Early retirement a harsh reality for Montana State's Monte Folsom

Early retirement a harsh reality for Montana State's Monte Folsom

Monte Folsom

Montana State's Monte Folsom (54) chose to retire from football in the spring due to a chronic back injury.

BOZEMAN — Montana State football coach Jeff Choate has an oft-referenced motto: “Football is what we do, it’s not who we are.”

Two months after retiring outright due to a back injury that wouldn’t subside, former MSU offensive lineman Monte Folsom is living by those words.

Folsom, a former Dillon standout and a would-be returning starter at right guard, will spend the summer in the Bay Area working as a salesman for Aptive Environmental, a pest-control company. He’ll return to MSU in the fall to finish his diploma in business management, one of two degrees he will have received.

But in some ways, Folsom is dreading it. The 2017 season will be his first away from the game since he served a two-year LDS mission in Honduras from 2011-13.

Until now, Folsom’s life was surrounded by football.

“I’ve already had some sleepless nights thinking about it,” Folsom said. “It’s going to be difficult. But I’ll just have to become the Bobcats’ biggest fan.”

Early retirement was never the plan, but such is the life for Folsom, who was diagnosed with what is known as Pars defect on his L5 vertebrae during his redshirt freshman season and couldn’t mitigate the damage long enough to finish his career.

Folsom would receive a cortisone shot prior to each season, which helped manage the pain. But during a game last season at Weber State, Folsom said he tweaked the injury and it never improved.

Multiple doctor visits left him with a harrowing predicament: He could return for his senior season but he’d increase the risk of irreparable damage.

“It was a decision between playing one more year, or being able to play with my kids when I’m 45,” Folsom said. “That’s what was weighing on my mind. I chose my future over continuing to hurt it.”

Coming to terms with the end of his career was most difficult for Folsom. After two positions changes — he went from linebacker to defensive line to offensive line during his time at MSU — Folsom had finally found his niche at right guard.

Folsom started 10 games last season, helping the Bobcats become one of the top rushing teams in the Big Sky Conference. He’d forged a bond with his teammates on the offensive line and was eager to find out what strides the team could make in 2017, which will be Choate’s second year as coach.

His final game, it turns out, was a 24-17 win over rival Montana in Missoula, a victory Folsom said ranks as his most memorable.

In the weeks following that game, Folsom’s back pain wouldn’t ease. By the time March rolled around, he knew he wouldn’t be able to continue. That prompted a meeting with Choate.

“I pretty much just told him that I might not be able to walk if I were to play one more year,” Folsom said. “It was a decision that I prayed about and talked to my family about. That was the nature of the talk. He said he completely understood.

“He wanted me to get it looked at one more time, but he said he thought it sounded like we already knew what was going to happen. I went to the doctor and got everything confirmed, and I went back to him and told him. It was a really hard discussion to have.”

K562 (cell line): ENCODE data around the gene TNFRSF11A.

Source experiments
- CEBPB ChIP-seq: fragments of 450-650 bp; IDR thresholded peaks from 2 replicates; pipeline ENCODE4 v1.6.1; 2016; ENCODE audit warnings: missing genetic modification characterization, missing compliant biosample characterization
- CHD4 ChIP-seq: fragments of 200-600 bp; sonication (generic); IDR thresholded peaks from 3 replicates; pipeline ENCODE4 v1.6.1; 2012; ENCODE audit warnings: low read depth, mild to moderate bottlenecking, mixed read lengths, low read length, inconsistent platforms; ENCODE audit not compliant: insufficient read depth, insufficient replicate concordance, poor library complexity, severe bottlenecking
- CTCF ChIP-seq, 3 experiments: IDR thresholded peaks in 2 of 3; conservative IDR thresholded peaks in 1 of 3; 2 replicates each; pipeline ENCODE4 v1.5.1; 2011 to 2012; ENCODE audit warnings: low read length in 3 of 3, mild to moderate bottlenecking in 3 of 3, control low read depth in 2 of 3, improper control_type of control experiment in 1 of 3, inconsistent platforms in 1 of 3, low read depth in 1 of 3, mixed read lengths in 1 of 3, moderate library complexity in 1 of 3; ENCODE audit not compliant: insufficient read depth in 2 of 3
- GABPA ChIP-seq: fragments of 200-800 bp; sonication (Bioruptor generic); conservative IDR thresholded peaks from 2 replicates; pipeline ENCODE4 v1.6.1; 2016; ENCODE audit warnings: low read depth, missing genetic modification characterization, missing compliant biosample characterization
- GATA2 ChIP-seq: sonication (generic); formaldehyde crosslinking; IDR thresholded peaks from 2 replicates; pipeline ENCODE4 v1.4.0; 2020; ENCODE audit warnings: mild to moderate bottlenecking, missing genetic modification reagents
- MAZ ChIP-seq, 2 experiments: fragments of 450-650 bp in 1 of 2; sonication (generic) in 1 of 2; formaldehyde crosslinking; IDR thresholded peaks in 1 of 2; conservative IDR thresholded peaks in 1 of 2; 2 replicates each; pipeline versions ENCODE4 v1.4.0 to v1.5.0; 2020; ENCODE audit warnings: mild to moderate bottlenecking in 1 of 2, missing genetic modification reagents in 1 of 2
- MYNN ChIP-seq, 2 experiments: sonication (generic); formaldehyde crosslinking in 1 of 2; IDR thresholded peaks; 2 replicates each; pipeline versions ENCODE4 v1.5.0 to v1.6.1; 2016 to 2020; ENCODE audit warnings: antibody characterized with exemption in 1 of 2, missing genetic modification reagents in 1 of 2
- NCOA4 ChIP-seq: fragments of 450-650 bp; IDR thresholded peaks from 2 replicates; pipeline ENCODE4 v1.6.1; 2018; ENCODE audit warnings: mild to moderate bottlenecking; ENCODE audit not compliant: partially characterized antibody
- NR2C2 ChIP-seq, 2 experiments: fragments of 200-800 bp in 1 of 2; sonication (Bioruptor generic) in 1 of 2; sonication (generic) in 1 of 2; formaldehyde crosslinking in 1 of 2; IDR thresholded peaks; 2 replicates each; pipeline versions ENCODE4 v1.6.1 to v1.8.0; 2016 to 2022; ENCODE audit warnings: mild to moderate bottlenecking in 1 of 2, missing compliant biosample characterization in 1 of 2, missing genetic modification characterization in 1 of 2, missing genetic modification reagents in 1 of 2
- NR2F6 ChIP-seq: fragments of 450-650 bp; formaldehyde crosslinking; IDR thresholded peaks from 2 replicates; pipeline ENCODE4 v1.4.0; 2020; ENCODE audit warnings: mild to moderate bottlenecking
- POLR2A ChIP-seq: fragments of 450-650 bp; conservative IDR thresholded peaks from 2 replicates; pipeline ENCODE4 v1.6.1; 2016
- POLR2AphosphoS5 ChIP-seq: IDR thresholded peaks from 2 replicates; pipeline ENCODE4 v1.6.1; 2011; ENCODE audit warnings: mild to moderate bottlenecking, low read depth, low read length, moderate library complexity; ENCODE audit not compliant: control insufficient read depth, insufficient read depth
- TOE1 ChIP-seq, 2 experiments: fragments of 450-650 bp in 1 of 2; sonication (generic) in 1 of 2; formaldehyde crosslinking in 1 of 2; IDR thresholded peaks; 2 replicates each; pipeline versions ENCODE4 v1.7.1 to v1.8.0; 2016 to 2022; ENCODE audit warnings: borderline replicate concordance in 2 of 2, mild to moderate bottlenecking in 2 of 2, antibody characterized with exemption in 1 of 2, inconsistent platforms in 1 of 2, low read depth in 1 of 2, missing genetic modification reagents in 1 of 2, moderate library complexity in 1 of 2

A conversation with his fellow linemen was equally difficult.

“There were some tears, for sure,” Folsom said. “The consensus among us was, give me any other body part and it’d be fine, but your head and your back are what you don’t want to mess with. We just talked and we hugged it out.”

Folsom, who counts Bobcat linemen Dylan Mahoney and fellow Dillon product Caleb Gillis among his best friends, would have been an integral piece of MSU’s line this year. Instead, he’ll be relegated to watching as Mahoney, Gillis and the rest of the line try to help the offense be more versatile and balanced under the direction of quarterback Chris Murray.

Folsom will also have his eyes fixed on his younger brother Ben, a safety for the Bobcats.

Folsom said he’ll never know how he originally suffered his back injury. All he knows is what it took from him.

Still, Folsom harbors no ill will.

He is now on to the business of preparing for the rest of his life, which will include all the memories — good and bad — of a football career well-served.

“Every year my back would always start to feel better, but after this past season I must have done a lot of damage to it because it didn’t bounce back,” Folsom said. “I waited about three months after the Cat-Griz game and it was still bugging me really bad, to the point where it was hard to bend down and just tie my shoe.

“I knew the risk when I was diagnosed, and I always told myself that I’d play as long as my body would allow me to. Unfortunately the time came before my senior year. But I’m forever grateful for the opportunities this game gave me, and I’m forever grateful for the family it gave me.

“There are memories that I would never have been able to make in college without having those experiences. It’s the nature of the game, but the game has given me more than it’s ever taken away.”


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